I am very good at letting tiny things annoy me to a ludicrous degree. When I lose a single earring, attempt to go to a store that’s unexpectedly closed, or witness someone cut in line, I experience a rage that can consume me for up to an hour as I (respectively) tear through my belongings, stomp back home, or shit talk the perpetrator to anyone who will listen. As a result, when I am able to control my anger and how much of my precious attention it consumes, I choose, instead, to chill. Yesterday, the choice was extremely easy, because: I don’t give a fuck about Chrissy Teigen’s tweets.

Chrissy Teigen is rich. She hosted TV shows, published two successful cookbooks, and sells her own cookware. She is also married to John Legend, a successful singer, who is also rich. Together, they are very rich. I don’t know how rich, but rich enough that when they were apparently duped into ordering a $13,000 bottle of wine, they were able to ... just pay for it.

This was the latest tweet to get Teigen trending. Obviously, a majority of people reading the anecdote couldn’t relate to an accidental $13,000 bottle of wine being an annoying misunderstanding and not, say, a financial hit that is 10 times their monthly rent. I understand that someone struggling with unemployment and other financial setbacks during the pandemic would not find the anecdote funny, and to them I say: tweet away. But I don’t believe that they were the majority of the people spewing venom at Teigen, if only because I discovered the tweet thanks to people, very much employed in the media right now, who dunked on it.

Hating on Chrissy Teigen’s tweets became a thing during the pandemic because she is open about her life on social media in a way not many other celebrities of her tier are, and in light of all the unemployment, the display of her beautiful house and belongings seemed especially conspicuous. But the simple and obvious observation that Teigen should consider the optics of what she posts has warped into a consistent bad-faith reading of everything she says.

For instance, on the advice of her therapist, she recently took up horse riding to do something just for herself following the death of her child, because she “has absolutely nothing currently.” Reading the full tweet in context, it’s clear Teigen means she has “absolutely nothing” that she currently does just for herself. But Twitter was quick to accuse her of claiming she had “absolutely nothing,” period, and lambasted her.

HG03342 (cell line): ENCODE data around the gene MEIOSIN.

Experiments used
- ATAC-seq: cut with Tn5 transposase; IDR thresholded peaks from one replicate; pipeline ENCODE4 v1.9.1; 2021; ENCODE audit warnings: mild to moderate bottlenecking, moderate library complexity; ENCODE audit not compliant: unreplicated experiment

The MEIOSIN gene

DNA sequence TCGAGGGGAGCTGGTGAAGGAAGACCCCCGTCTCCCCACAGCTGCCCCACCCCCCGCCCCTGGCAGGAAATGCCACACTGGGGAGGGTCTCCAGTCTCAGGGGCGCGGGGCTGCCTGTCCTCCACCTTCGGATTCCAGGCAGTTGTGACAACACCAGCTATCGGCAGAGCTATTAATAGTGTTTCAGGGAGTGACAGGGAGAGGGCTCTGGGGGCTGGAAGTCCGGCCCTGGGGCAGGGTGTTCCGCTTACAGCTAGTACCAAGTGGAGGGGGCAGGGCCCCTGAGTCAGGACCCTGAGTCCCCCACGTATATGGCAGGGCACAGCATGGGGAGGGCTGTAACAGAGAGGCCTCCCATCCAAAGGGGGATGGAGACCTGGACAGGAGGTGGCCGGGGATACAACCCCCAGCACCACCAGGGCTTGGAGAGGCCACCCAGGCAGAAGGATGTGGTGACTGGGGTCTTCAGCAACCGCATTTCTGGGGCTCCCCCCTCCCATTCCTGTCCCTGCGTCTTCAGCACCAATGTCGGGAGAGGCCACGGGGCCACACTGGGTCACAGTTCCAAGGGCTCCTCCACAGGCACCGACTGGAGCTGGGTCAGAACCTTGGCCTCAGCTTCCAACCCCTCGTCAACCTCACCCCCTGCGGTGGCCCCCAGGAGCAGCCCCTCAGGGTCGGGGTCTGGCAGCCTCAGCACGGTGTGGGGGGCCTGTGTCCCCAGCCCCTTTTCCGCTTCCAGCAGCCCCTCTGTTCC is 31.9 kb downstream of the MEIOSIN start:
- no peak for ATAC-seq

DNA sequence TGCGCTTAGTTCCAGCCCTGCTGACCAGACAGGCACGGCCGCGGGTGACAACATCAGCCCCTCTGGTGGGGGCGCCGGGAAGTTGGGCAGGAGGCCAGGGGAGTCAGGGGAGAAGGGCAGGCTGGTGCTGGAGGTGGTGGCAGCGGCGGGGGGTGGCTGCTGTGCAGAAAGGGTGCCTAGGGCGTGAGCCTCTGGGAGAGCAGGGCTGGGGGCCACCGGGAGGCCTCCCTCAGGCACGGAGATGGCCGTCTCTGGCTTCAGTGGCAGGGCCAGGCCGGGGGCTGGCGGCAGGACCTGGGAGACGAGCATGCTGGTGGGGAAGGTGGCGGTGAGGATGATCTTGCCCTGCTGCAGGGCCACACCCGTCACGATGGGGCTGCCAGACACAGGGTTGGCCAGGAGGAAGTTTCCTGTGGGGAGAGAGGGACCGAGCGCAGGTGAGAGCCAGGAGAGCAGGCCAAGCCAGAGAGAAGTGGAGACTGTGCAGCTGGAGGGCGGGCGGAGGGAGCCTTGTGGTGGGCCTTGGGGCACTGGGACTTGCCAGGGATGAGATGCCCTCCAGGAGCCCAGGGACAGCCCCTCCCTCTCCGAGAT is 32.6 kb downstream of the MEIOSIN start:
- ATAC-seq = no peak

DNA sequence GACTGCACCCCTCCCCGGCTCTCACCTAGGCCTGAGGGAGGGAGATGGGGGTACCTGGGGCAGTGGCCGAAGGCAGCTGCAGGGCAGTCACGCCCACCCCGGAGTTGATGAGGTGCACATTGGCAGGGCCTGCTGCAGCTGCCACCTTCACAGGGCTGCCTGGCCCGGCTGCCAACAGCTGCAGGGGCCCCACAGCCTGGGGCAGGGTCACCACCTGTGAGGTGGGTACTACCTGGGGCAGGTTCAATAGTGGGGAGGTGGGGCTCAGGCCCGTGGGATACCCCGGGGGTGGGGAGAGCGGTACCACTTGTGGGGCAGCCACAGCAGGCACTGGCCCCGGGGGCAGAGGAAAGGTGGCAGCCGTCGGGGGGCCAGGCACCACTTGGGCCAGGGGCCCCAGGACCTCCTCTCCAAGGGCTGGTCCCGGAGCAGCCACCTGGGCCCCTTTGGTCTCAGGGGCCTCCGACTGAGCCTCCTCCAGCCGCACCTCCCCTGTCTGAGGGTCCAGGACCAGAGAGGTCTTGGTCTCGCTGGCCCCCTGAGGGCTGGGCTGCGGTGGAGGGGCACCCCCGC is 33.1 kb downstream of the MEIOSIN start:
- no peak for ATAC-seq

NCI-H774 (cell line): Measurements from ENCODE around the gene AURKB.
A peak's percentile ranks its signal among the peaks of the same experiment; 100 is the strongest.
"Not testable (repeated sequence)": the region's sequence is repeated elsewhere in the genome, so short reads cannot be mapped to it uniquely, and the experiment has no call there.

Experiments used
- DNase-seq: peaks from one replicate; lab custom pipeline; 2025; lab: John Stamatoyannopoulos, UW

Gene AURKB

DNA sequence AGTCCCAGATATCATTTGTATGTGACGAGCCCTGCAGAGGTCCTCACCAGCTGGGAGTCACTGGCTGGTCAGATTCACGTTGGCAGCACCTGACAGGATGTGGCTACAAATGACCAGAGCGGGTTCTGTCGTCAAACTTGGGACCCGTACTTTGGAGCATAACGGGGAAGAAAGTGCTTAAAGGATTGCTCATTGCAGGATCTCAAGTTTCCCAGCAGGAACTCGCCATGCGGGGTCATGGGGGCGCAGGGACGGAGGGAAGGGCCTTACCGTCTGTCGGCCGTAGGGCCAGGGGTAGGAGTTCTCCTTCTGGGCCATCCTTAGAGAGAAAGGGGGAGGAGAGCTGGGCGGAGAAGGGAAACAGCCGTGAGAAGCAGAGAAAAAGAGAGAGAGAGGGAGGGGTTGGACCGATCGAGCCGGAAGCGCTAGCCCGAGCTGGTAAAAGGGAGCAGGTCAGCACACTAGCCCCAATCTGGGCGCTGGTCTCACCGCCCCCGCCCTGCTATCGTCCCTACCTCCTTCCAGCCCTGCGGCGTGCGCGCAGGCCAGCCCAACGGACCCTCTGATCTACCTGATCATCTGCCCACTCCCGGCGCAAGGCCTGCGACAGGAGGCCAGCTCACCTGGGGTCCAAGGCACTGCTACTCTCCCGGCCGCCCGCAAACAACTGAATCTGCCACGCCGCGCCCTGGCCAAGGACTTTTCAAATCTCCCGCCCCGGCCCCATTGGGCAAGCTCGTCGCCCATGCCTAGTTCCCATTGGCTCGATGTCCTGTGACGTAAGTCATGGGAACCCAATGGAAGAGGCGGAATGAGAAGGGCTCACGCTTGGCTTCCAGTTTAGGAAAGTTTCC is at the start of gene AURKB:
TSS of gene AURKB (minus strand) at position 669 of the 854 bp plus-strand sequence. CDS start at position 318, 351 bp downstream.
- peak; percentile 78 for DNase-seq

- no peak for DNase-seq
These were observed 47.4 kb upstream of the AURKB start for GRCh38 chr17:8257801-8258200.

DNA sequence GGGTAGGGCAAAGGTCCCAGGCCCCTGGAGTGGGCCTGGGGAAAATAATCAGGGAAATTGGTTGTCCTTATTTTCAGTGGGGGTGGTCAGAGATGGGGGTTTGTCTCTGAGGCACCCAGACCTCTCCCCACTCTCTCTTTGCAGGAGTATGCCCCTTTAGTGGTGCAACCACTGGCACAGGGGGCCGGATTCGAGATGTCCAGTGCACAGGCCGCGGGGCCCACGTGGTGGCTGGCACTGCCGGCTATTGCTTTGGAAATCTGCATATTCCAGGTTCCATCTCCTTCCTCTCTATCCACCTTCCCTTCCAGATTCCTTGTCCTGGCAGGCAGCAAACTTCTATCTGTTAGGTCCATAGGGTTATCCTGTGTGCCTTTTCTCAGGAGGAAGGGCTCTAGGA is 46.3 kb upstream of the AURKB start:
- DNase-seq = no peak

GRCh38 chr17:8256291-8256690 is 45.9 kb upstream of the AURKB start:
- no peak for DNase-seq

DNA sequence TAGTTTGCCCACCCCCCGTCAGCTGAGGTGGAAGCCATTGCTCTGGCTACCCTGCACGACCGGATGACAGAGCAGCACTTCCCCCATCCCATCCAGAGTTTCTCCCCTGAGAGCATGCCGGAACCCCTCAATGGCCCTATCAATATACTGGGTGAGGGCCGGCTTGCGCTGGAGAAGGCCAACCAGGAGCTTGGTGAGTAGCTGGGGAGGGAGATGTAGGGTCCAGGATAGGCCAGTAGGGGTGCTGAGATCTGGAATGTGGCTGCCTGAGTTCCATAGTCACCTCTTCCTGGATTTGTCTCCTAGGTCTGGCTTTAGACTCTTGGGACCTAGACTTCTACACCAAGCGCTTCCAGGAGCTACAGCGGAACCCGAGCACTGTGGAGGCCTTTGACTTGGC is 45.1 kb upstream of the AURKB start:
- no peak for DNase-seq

If you scroll through Teigen’s twitter, you’ll be greeted with examples like these again and again. There was the time she got her nose pierced and people were mad, the time she got a Covid test and people were mad, the time when a photographer documented the loss of her child in the delivery room and people were mad, and the many, many times QAnon accused her of being on Jeffrey Epstein’s flight log and abusing children (she was not). 

The divide between how rich people and poor people are faring during this pandemic is enraging and heartbreaking. But Chrissy Teigen is a symptom of this, not the cause. Directing anger at her is useless, whereas directing anger at, for example, your local mayor, might actually accomplish something. If you lose your mind every time you learn that a rich person is living according to their means, you are wasting precious energy and, more importantly, your attention. 

Just today, The New York Times interviewed Michael Goldhaber, who predicted today’s “attention economy” back in 1997, in an essay for Wired. “The attention economy is a zero-sum game,” he wrote. “What one person gets, someone else is denied.”

He expanded on this in today’s interview, over 20 years later, when asked where we go from here, with attention fueling everything from politics to influencers. 

“It’s not a question of sitting by yourself and doing nothing,” Mr. Goldhaber says. “But instead asking, ‘How do you allocate the attention you have in more focused, intentional ways?’”

I can confidently say Goldhaber is not talking about Teigen’s Twitter pile-on, but the theory is still apt. It is a waste of our limited attention to direct our anger towards someone who has good intentions but is executing them clumsily, instead of the many people with bad intentions executing them effectively. 

So I just don’t care about Chrissy Teigen’s tweet. Not because I am not frustrated, but because that’s such a futile and exhausting use of my anger. Besides, I still haven’t found my earring yet.